The 2017 sea turtle nesting season in northeast Florida began in May. Typically, female sea turtles crawl up onto the beach to lay their eggs overnight, taking advantage of the cooler temperatures. However, very occasionally they may nest in the daytime. Hatchling sea turtles also typically emerge from the nest during the night. However, rainfall can cool the sand temperatures, fooling the hatchlings into emerging during the daytime.
Sometimes beachgoers might find a turtle on the beach, and be tempted to “help” it by putting it into the ocean. THIS IS NOT A GOOD IDEA. The gopher tortoise, which is a land animal, not an aquatic one, often lives in coastal dunes. Young or adult gopher tortoises are sometimes found on the beach. Gopher tortoises do not have paddle-like flippers. Instead, they have trunk-like legs. They are able to pull their head and legs inside their shell, which sea turtles cannot do. They cannot swim well. If they are placed in the water, they will probably drown. Gopher tortoises are considered threatened in Florida and are a protected species. They should never be placed in any water body.
Stranded sea turtles
Even sea turtles that are found on the beach should not be moved back into the ocean. All species of sea turtles are protected under the Endangered Species Act. If an adult or young sea turtle washes up on a beach, it is probably weak because of injury or illness. If it is actively crawling up or down the beach (e.g. a nesting female or emerging hatchling), it should be allowed to do this on its own. Stranded live or dead sea turtles should be reported to the Florida Fish and Wildlife Conservation Commission by calling 1-888-404-3922. Trained individuals will then be able to respond and make a determination about what should be done with the stranded animal.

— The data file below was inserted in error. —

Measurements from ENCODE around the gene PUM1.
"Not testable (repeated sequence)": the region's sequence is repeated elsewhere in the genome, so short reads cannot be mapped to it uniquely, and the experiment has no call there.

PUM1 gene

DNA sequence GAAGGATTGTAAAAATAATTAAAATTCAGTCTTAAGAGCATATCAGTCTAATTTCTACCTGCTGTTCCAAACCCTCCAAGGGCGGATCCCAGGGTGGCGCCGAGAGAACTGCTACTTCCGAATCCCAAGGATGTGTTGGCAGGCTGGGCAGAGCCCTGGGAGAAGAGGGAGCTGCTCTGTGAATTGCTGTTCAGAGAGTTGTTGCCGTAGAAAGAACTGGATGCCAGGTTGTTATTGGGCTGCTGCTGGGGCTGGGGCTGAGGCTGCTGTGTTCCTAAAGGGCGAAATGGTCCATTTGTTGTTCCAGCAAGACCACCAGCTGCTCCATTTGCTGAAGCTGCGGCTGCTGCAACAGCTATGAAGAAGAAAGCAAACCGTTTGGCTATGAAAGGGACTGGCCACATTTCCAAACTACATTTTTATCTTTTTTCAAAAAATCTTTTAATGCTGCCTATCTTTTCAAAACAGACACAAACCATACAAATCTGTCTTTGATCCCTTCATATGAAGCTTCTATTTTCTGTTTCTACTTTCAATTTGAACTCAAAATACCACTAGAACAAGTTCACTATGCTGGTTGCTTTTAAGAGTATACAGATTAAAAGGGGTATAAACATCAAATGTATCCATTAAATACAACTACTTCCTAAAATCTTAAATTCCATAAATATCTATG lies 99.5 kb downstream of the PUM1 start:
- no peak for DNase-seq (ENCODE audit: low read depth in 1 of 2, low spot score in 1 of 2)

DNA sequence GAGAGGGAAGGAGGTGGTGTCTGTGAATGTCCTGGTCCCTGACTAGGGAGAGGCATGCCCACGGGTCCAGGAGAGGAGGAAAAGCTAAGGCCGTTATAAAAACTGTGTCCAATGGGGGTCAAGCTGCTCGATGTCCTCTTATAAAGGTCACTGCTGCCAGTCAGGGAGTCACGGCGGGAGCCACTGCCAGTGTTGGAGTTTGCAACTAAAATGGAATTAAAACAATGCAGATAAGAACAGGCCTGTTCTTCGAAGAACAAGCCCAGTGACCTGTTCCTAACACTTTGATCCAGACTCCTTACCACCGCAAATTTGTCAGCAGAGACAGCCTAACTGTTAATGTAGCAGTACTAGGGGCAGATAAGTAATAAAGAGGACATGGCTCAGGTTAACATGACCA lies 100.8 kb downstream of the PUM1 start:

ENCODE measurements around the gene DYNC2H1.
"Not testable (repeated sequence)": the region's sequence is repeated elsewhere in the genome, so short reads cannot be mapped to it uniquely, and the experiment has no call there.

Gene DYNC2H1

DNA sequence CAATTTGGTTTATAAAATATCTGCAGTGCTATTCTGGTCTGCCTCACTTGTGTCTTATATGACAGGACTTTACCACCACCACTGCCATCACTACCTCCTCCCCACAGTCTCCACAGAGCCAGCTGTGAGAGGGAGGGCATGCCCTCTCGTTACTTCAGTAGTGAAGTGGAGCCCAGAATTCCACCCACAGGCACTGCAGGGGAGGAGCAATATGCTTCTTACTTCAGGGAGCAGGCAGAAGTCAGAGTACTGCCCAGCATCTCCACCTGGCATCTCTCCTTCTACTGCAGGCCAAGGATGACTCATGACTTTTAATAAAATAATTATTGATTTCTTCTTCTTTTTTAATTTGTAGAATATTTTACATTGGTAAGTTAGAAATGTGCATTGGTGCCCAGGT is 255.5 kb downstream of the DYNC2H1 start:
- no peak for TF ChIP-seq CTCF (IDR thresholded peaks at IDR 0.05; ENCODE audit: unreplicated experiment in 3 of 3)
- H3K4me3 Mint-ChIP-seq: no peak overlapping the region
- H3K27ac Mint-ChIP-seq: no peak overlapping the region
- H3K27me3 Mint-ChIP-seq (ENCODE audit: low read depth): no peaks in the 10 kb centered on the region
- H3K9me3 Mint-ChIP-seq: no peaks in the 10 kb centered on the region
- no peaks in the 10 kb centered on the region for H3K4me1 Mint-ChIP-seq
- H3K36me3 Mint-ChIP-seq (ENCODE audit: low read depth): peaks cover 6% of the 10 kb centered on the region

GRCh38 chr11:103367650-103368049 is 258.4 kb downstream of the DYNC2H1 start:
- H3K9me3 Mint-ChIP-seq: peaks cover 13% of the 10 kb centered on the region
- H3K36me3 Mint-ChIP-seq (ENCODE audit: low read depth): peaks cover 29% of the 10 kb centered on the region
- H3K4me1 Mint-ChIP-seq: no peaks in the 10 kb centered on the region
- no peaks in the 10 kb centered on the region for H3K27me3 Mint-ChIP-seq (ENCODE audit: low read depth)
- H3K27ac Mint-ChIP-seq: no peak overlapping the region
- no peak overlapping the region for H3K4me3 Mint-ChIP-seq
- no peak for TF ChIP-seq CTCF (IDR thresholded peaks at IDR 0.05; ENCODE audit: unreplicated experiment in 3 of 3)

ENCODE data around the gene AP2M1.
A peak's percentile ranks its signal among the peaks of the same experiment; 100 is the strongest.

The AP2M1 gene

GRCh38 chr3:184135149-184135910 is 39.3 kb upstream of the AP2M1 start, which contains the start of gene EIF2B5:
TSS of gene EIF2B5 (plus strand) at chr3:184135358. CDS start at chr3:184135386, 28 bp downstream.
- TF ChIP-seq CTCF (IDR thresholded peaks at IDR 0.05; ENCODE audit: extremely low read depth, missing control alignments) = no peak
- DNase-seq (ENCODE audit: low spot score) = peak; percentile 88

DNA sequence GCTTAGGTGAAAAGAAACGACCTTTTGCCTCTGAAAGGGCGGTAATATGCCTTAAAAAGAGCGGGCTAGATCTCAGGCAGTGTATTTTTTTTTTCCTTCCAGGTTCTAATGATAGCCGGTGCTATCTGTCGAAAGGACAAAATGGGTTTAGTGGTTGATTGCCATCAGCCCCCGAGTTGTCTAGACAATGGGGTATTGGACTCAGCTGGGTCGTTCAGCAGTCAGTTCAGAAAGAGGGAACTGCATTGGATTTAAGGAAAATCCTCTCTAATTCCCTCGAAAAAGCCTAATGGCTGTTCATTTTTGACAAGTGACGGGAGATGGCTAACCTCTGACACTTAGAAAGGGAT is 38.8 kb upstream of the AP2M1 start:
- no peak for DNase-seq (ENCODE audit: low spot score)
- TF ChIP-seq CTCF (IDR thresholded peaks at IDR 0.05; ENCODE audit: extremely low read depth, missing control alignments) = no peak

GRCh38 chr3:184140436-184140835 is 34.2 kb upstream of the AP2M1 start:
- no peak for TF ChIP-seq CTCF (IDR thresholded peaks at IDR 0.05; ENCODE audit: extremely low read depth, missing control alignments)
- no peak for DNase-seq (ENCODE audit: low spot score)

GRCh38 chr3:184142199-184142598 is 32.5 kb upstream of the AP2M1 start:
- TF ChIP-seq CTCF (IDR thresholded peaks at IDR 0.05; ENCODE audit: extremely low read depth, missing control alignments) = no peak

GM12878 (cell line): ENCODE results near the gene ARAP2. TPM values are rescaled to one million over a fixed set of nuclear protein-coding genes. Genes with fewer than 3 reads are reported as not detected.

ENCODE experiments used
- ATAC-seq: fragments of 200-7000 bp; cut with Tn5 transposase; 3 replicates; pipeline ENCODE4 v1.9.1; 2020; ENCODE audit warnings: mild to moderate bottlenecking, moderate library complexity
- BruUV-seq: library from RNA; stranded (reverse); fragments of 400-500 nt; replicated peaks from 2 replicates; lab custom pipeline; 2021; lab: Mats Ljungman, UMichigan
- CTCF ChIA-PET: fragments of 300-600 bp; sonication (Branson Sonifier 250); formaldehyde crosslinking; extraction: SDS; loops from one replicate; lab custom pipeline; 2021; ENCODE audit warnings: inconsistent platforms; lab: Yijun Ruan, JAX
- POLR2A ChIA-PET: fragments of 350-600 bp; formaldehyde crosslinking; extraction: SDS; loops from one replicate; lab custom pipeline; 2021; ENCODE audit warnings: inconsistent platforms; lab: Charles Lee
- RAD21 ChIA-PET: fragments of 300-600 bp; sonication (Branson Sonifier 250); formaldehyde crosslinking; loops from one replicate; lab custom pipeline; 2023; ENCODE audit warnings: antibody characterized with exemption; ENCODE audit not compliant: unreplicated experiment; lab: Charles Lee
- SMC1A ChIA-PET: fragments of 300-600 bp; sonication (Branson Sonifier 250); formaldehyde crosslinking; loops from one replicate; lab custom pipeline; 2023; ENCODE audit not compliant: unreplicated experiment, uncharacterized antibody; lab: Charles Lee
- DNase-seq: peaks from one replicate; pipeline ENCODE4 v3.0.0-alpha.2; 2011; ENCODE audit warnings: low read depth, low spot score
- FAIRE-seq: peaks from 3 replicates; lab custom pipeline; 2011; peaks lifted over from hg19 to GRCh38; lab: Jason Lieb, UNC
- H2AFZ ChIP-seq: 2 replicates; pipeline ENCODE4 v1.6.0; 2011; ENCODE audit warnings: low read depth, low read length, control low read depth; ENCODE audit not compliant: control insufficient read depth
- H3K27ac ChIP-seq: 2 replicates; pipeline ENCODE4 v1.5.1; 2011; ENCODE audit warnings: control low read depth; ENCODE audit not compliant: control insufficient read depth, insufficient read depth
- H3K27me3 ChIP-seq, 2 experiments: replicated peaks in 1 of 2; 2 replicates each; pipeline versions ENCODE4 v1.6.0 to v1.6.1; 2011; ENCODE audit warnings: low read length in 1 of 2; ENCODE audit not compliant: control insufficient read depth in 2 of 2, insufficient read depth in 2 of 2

Sea Turtle Hospital at UF Whitney Lab
We are very fortunate to now have the Sea Turtle Hospital at UF Whitney Lab. This facility has three missions: rehabilitation, research and education. They are one of the few sea turtle hospitals that is permitted to treat turtles that are infected with the fibropapilloma virus. This virus causes sea turtles to have warty growths on their soft tissues. It is highly contagious to other sea turtles. Many of the hospital’s fibropapilloma patients also have injuries—from fishing line entanglement to boat strikes to fish hook ingestion. The goal of the hospital is to release these animals after successful rehabilitation. They often post information about these releases on their Facebook page. Because the sea turtle fibropapilloma virus is not well understood, research on it is needed. The hospital is partnering with research faculty at the Whitney Lab to address this need.
To learn more about the sea turtle hospital, visit http://www.whitney.ufl.edu/sea-turtle-hospital/. The Sea Turtle Hospital at Whitney Lab is now offering tours on the second and fourth Thursday of the month and second Saturday of the month at 10 a.m. The cost for these is $15 per person. Reservations are required. There is a limit of 10 people per tour. To make a reservation, email firstname.lastname@example.org.